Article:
The Ones They Left Behind CAUTION Very Sad

ucvrelics

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#1
While doing some research I came across some photos in the Liljenquist Family Collection of Civil War Photographs in the LOC. I came across the first photo which is what drew me in. It was a photo of a little boy with a tintype of his soldier Dad on top of a Bible. It was the look in the boys eyes that got me. I scrolled on and came across several others one with a name. Who where they I ask myself so I put it aside for later. Then the last one put a lump in my throat as it was of a deceased little girl. It got me to thinking why would they take such a photo, could it be this baby was born and died while her Dad was off at war and it was a way for them to be able to show him his little girl?
son with father.jpg

Wife of James Shields in mourning dress with photo of her husband on a mourning broach. His daughter is wearing a grey kepi. Who was he and what was his story.

james shields wife and baby.jpg

Holding a tintype of her Confederate husband.
wife with husband soldier.jpg


This one really got to me. The caption said deceased child.
deceseaded baby.jpg

 

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NH Civil War Gal

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#3
Very sad. Deerfield, Mass. has a very active historical society and a wonderful preserved main street, btw. They have a whole collection of these photos with deceased children in that area. Often it was the only photo the parents had a of a child. My father remembered one of his sisters being very ill (and she died from the scarlet fever) and his parents having a photographer coming in to take a picture of her propped against the pillows just before she died. It was all they had. This would have been around 1918 in NH. Scarlett Fever used to rage around here and take children all the time. The parents just wanted something for their own restoration and healing if for nothing else.
 
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#4
These are very touching and I had not seen photos like this. We sometimes forget in our fascination with this war that the sentiments in those photos was multipled nearly 3/4 of a million times (if not more) for each man who was killed. Not to mention the thousands of non combatants who died as well.

The last one of the child was very upsetting to say the least.
 
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#7
They did all the time back then. They were used to all that death because life expectancy was much shorter and the infant mortality rate was much higher. Photography was new and they took advantage of it as well as locks of their hair as was a way for them to remember them as well as outlaws etc. These videos explain it:
 
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#9
While doing some research I came across some photos in the Liljenquist Family Collection of Civil War Photographs in the LOC. I came across the first photo which is what drew me in. It was a photo of a little boy with a tintype of his soldier Dad on top of a Bible. It was the look in the boys eyes that got me. I scrolled on and came across several others one with a name. Who where they I ask myself so I put it aside for later. Then the last one put a lump in my throat as it was of a deceased little girl. It got me to thinking why would they take such a photo, could it be this baby was born and died while her Dad was off at war and it was a way for them to be able to show him his little girl?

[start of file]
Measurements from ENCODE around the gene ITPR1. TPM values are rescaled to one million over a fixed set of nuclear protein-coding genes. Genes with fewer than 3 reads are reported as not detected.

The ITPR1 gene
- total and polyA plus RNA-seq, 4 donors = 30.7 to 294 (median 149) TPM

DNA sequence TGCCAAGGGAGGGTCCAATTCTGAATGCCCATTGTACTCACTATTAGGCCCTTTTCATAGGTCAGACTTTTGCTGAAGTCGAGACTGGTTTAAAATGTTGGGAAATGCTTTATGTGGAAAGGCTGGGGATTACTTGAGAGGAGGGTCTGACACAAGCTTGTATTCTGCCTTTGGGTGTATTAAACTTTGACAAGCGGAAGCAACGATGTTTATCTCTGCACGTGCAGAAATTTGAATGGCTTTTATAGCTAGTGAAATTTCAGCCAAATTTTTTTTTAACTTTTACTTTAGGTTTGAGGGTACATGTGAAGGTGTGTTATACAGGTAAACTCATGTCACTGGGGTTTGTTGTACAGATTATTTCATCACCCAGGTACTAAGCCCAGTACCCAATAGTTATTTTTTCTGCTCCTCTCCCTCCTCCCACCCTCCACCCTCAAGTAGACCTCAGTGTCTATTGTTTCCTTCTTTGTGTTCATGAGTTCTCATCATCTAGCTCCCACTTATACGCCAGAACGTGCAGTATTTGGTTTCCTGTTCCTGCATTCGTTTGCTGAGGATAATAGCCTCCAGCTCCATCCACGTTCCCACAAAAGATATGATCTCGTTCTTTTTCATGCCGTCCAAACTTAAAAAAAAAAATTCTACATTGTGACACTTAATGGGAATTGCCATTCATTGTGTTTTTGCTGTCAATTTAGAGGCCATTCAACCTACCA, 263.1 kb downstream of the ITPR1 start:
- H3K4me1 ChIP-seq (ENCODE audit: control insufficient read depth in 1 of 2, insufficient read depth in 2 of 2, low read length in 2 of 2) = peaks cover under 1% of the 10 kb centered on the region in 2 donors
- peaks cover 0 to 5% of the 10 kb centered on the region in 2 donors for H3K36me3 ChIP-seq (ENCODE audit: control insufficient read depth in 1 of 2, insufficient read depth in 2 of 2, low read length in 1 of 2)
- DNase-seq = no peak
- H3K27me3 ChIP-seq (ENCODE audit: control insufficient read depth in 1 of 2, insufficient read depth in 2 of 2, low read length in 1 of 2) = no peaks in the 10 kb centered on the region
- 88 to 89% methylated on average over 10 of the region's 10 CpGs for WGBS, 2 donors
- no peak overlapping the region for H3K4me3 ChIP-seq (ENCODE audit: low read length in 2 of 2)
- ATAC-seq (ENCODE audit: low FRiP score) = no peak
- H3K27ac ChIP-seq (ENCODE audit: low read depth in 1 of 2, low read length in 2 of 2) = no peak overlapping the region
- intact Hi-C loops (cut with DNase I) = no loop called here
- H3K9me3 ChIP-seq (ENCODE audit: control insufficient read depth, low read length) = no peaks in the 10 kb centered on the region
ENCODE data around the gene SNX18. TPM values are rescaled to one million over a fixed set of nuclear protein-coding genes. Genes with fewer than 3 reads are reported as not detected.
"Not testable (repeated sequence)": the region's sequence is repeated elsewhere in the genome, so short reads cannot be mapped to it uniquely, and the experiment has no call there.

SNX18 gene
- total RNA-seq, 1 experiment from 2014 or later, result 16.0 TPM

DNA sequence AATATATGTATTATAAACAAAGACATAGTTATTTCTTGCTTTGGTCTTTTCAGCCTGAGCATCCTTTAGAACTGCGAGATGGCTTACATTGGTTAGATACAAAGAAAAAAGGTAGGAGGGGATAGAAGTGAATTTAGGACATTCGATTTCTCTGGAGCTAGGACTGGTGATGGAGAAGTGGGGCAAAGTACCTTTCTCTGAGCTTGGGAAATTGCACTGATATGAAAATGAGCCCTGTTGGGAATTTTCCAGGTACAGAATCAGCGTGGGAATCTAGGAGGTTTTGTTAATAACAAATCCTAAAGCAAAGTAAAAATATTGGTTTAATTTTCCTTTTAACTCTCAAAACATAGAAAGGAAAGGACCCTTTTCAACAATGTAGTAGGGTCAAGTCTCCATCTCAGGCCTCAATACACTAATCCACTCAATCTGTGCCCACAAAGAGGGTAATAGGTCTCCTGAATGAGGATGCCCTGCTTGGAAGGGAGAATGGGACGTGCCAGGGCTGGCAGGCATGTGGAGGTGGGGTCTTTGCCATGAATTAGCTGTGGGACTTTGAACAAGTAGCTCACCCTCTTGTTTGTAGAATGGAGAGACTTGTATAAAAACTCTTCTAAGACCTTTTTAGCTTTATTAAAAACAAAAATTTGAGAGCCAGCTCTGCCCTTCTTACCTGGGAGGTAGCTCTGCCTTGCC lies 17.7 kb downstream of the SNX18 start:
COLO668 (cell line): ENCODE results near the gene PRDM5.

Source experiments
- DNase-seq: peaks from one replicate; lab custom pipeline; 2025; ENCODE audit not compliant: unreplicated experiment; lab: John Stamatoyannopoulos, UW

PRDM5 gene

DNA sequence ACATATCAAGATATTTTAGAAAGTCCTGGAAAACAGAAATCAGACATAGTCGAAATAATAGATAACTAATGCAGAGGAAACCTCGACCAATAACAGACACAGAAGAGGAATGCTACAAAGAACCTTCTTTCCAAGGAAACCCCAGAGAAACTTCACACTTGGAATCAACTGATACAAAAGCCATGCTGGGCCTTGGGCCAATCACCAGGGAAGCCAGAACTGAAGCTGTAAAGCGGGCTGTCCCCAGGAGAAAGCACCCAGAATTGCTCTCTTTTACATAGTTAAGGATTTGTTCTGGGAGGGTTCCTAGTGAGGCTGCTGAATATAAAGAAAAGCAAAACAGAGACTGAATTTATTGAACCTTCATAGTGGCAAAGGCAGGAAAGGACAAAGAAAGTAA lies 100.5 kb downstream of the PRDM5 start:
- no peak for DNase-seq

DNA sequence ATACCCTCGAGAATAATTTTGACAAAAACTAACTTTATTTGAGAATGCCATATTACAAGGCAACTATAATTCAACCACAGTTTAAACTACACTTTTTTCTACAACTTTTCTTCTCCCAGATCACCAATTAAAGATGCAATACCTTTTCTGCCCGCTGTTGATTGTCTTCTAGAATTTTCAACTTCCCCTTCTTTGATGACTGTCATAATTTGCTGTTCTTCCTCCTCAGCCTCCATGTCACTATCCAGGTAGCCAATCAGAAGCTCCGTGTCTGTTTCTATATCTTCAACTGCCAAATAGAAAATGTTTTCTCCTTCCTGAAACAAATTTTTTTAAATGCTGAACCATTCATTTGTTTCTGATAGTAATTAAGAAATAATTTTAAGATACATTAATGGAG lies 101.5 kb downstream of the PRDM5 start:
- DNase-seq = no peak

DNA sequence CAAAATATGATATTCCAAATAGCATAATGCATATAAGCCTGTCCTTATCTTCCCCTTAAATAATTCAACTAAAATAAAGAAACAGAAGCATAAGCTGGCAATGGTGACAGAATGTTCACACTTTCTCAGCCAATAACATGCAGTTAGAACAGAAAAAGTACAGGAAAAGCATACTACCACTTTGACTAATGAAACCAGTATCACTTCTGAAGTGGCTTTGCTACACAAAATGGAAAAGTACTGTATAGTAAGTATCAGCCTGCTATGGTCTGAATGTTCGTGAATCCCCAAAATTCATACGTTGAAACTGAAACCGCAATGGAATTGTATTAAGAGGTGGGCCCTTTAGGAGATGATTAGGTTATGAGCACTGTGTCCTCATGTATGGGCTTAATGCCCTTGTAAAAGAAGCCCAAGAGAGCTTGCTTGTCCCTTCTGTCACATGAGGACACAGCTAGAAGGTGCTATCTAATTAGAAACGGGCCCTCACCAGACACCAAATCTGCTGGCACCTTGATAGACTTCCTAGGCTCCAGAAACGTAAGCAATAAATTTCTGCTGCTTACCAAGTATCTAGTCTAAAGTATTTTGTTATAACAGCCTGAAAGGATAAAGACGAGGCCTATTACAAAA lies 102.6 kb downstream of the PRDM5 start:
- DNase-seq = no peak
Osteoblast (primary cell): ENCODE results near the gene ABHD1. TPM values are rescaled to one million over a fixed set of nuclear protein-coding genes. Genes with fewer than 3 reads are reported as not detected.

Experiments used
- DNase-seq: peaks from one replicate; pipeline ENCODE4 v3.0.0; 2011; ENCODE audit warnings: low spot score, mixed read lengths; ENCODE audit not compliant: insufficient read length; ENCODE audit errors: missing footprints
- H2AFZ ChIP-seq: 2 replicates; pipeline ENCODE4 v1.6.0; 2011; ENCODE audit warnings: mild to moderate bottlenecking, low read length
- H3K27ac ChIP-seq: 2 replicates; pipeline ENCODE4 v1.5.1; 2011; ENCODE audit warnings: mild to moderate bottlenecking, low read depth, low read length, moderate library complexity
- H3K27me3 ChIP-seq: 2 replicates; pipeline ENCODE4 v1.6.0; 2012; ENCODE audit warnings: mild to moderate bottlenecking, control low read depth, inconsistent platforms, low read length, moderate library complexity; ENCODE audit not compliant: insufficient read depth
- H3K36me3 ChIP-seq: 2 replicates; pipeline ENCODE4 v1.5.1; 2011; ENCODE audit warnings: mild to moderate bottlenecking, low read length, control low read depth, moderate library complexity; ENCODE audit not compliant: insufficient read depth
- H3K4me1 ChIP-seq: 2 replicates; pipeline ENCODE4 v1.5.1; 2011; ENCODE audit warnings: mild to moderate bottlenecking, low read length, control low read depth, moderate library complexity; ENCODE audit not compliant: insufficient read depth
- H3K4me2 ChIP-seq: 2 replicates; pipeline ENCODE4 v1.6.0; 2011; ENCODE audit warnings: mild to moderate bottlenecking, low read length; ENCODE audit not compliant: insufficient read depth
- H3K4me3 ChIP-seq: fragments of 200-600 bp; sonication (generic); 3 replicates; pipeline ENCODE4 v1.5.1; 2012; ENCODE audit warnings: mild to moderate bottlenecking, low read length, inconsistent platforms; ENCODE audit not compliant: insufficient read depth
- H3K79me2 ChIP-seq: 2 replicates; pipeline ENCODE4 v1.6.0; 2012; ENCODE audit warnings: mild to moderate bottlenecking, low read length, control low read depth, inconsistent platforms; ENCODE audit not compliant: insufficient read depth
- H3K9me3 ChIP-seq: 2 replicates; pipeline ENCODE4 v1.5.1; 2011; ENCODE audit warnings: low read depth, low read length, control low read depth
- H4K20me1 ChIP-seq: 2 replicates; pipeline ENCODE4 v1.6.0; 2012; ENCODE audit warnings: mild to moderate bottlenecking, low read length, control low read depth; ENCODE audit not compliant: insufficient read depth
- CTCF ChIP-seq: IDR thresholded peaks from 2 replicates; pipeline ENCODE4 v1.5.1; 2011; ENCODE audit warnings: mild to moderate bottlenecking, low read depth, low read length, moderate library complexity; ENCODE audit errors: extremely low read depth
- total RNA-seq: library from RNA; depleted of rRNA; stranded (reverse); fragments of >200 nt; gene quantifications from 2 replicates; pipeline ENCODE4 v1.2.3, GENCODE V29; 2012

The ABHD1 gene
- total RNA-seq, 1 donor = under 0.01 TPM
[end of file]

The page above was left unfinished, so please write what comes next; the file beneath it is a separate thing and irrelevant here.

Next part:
View attachment 315526
Wife of James Shields in mourning dress with photo of her husband on a mourning broach. His daughter is wearing a grey kepi. Who was he and what was his story.

View attachment 315525
Holding a tintype of her Confederate husband.
View attachment 315527

This one really got to me. The caption said deceased child.
View attachment 315524
I found one other James Shields from Virginia that died in October, 1861. There was no mention of him dying in battle. The photo seems to be mid-war.

Screenshot (51).png
 

ucvrelics

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#10
I found one other James Shields from Virginia that died in October, 1861. There was no mention of him dying in battle. The photo seems to be mid-war.
I saw that also in his Fold3 records which were slim. The question is if they were from NC and the photographer was in Richmond well whats the story.
 
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#12
Makes you really appreciate how lucky we are now with modern medicine and to realize that this was a common part of life for people raising children in those times
The look in that little boys face and the woman holding that tintype got me and to be honest I just had to scroll the the ones of the kids quick my daughter is 2 and 1/2 and since then I'm a even bigger softy when it comes to stuff like that but thanks for sharing that's an important part of life in our history
 

NH Civil War Gal

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#14
I'm not sure that they were used to the death of their children. Maybe it was not unexpected but I'm sure they suffered as much as we would.
I agree - I think they may have expected death more than we do but they didn't get used to it. My great-aunt, who had 17 living children, when I knew her, still cried for a baby she lost around 1900.
 



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